I scoured the school calendar that’s been pinned over the television in my cubicle since September. The damned test wasn’t listed on it! My ego was momentarily restored. Once I regained my equilibrium, the mama bear in me breathed a sigh of relief. Watching my boy spar in competition would have to wait for at least another three months.

Nine hours later, my equilibrium was upended again.

“She can’t come in. This is an adult facility. The only way she can work out in the gym is if she’s working with a trainer.”

“But she’ll just be practicing kung fu with me.”

“Can’t do it. What if I another parent sees her and says, ‘I thought you said my kids can’t work out. Why is she allowed to?’ I can’t have that happen.”

“But I told the woman who signed me up I’d be bringing my children sometimes for extra kung fu practice, especially before tournaments. And I told her how old my children are.”

I was talking half to the gym employee and half to myself. Did I forget that my girl is only old enough to use the pool, or was I not told? I wondered. I honestly couldn’t remember.

I apologized profusely to my daughter and kissed her goodbye before my better half carted her back home. I felt bad through the first sloppily executed minutes of training, until my partner returned to the gym and told me to cut it out. Apparently, my daughter couldn’t get out of the car fast enough to go play computer games undisturbed. I was the only one bothered by her denial of practice time before the tournament.

I pondered whether to cancel this trip and have her wait until the local June tournament. But I wasn’t back in the house for more than five minutes before she happily asked me: “How much is my share for the tournament again?” That put an end to the idea of waiting another two months. I’m not about to squash a newfound commitment to the art she’s been going along with for half of her life. My equilibrium could never be that upended.

A Way of Life

Bob walked past the windows of the yoga room on his way to one of the “employees only” areas, holding up five fingers.  Since it was six fifty-five, I concluded that I either had five minutes to vacate the yoga room or five minutes to quit the gym. The man at the front desk ended my confusion, and I rapidly ran through the first half of the White Eyebrow form twice more, before throwing on my fleece and sneakers and heading for the elevator.

In the era of gyms that are open around the clock, I join the only one in the downtown area that closes before sundown on a Sunday, I thought, shaking my head and smiling at the irony.  I had hoped to get in fifteen forms, after spending the day at work producing a live show.  I was leaving with four forms to go and more than enough energy left in the joints to pull them off comfortably.  I was bummed.

I held the elevator for a fellow member who came through the exit turnstile just as the doors were about to close.  He thanked me as he got on and shot a glance at my staffs.

“Doing martial arts, huh?” I nodded. “Which one?”

“Kung fu, Northern Shaolin.”

“Aw, that’s great!” he said with a surprising depth of appreciation. “My father signed me up for judo when I was kid, and I did it intensely for years. Went to the Junior Olympics….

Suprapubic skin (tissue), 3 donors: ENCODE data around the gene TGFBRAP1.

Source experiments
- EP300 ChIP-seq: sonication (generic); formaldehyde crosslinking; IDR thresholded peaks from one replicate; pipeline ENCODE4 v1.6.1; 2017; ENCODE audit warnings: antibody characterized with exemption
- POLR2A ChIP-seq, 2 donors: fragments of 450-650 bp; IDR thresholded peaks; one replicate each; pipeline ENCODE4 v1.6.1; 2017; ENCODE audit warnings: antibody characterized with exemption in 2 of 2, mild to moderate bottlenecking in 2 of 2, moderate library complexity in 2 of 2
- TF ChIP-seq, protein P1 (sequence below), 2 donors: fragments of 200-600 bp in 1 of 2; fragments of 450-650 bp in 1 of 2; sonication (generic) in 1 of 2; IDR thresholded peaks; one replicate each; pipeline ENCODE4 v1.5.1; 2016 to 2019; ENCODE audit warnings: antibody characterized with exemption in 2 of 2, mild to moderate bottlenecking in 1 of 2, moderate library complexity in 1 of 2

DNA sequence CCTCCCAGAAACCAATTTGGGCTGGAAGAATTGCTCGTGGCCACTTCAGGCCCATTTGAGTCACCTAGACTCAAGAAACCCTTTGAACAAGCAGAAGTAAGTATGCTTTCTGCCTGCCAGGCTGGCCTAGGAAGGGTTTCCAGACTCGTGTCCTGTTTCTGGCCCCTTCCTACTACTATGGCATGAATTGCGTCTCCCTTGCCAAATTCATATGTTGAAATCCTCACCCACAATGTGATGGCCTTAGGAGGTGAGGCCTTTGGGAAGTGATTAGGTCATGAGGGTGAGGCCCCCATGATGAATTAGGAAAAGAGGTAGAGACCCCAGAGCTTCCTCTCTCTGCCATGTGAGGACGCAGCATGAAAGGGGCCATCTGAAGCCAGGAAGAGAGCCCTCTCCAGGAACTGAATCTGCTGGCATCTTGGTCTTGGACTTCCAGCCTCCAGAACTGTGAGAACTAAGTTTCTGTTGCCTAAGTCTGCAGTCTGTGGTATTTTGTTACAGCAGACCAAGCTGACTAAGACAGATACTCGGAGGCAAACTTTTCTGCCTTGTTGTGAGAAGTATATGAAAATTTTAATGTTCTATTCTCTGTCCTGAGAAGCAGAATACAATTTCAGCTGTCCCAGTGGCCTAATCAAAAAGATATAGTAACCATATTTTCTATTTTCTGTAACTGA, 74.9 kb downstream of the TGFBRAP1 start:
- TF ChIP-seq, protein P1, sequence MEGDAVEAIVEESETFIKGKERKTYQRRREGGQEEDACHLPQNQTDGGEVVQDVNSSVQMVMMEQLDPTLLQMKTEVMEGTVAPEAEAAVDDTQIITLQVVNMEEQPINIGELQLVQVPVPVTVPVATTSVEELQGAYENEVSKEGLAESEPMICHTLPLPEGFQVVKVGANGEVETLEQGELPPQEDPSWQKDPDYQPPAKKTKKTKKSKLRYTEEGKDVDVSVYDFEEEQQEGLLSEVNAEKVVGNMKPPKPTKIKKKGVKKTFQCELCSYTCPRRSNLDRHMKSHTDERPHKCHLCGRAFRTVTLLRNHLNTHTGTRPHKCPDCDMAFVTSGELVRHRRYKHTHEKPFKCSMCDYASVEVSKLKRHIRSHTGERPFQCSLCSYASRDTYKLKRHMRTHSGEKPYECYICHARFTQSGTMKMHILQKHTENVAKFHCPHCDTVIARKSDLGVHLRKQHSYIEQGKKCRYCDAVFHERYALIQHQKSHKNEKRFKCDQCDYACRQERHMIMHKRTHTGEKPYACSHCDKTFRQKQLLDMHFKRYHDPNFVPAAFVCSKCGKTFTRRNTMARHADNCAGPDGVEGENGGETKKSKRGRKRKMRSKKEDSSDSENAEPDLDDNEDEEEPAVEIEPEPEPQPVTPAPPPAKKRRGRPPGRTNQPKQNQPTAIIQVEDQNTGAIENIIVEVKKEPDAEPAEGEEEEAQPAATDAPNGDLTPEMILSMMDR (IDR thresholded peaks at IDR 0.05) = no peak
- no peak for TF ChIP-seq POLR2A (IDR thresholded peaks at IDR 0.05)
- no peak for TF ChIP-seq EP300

“Wow!” I gave the once over to the tall, thirty-something-year-old with solid muscle definition and genuine love in his face and thought: Yep, he’s one of us.

“I just loved it!” he continued quietly, seeming to go someplace special in his memory. “Martial arts. It’s not a sport. It’s… it’s a way of life.”

“It is!” I agreed, as the elevator arrived on my floor of the garage.  Smiling, we wished each other a good night, and I disembarked.

Though I didn’t get his name, I felt like I’d just met an extended family member.  And just like that, I was no longer bummed.

Facing the Door

“You have to turn more. You should – ”

“Just go.” Sifu told him, interrupting Siheng Steve’s instruction to me and keeping the rotation rolling. Siheng did the section of the spear form Sifu assigned to him, then immediately came back to me to finish his sentence.

“You have to swing your hips, then your arm, then the staff,” Steve said with an earnestness that made him seem vested in my ability to get it right. “Make sure your body is facing the door before you swing – on both swings.”

Oh! I thought. Why didn’t anybody tell me that earlier?

“Yes, sir,” I answered happily, with the imaginary light bulb in the balloon over my head shining brightly. Sometimes it just takes one turn of phrase, one short and sweet sentence to make it click. The elusive move doesn’t just become doable, it becomes easy to master with just a little bit of practice.

Siheng Steve was the one who came up with the directive I needed. Only three words to remember: body, facing, door. I was starting the swing ninety degrees early. In an art of inches, that’s a big error to correct without the perspective with which to fix it. One of the three instructors I most look forward to seeing in the school had just saved the day.

“That’s much better!” he said smiling, when I got it right for the first time in three classes of drilling on it. It felt like he was happy I got it right – not just satisfied or content, but happy. He reminded me of myself back in my teaching days, when a newbie would finally perfect the stomp kick in the white sash form.

Siheng Steve is a kindred spirit as both an instructor and a fellow student. He’s the only other middle-aged, martial arts diehard I know who shares most of the injuries, ailments and limitations that I do.

“Aging stinks,” he said laughing with me, as I limped away from a rotation last Saturday with an aching back. He’s right, of course, especially for athletes of any kind. But as I thanked him today for his correction, I couldn’t help but note that aging isn’t so bad when falling apart in good company.